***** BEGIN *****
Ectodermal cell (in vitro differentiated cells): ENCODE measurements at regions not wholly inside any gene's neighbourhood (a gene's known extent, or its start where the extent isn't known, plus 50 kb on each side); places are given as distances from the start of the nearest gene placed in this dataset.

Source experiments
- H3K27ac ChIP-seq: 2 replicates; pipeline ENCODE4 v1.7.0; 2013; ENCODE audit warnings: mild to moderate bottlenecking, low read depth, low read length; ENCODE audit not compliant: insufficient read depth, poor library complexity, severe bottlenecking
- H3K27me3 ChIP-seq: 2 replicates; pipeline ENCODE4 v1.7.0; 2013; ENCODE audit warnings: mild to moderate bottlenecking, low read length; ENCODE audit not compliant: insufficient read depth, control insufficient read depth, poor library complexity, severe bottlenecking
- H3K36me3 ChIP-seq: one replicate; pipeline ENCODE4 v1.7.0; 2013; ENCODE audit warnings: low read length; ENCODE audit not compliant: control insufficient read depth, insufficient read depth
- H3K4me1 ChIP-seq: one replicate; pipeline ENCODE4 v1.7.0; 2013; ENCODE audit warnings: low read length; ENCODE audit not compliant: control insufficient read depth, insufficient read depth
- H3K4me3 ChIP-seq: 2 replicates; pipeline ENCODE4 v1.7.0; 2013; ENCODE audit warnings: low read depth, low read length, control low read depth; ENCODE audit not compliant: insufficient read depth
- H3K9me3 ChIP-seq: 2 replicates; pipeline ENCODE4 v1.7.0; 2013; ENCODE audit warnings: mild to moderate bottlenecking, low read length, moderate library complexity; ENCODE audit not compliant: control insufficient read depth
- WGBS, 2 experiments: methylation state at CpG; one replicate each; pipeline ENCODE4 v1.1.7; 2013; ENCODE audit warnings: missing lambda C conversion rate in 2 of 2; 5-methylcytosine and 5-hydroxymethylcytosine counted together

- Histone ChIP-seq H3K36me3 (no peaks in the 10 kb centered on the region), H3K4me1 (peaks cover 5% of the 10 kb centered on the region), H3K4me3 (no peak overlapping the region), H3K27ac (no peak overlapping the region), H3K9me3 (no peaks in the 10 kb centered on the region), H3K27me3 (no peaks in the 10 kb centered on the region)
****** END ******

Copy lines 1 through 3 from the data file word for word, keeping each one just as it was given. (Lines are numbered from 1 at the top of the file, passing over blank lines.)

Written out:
Ectodermal cell (in vitro differentiated cells): ENCODE measurements at regions not wholly inside any gene's neighbourhood (a gene's known extent, or its start where the extent isn't known, plus 50 kb on each side); places are given as distances from the start of the nearest gene placed in this dataset.

Source experiments
- H3K27ac ChIP-seq: 2 replicates; pipeline ENCODE4 v1.7.0; 2013; ENCODE audit warnings: mild to moderate bottlenecking, low read depth, low read length; ENCODE audit not compliant: insufficient read depth, poor library complexity, severe bottlenecking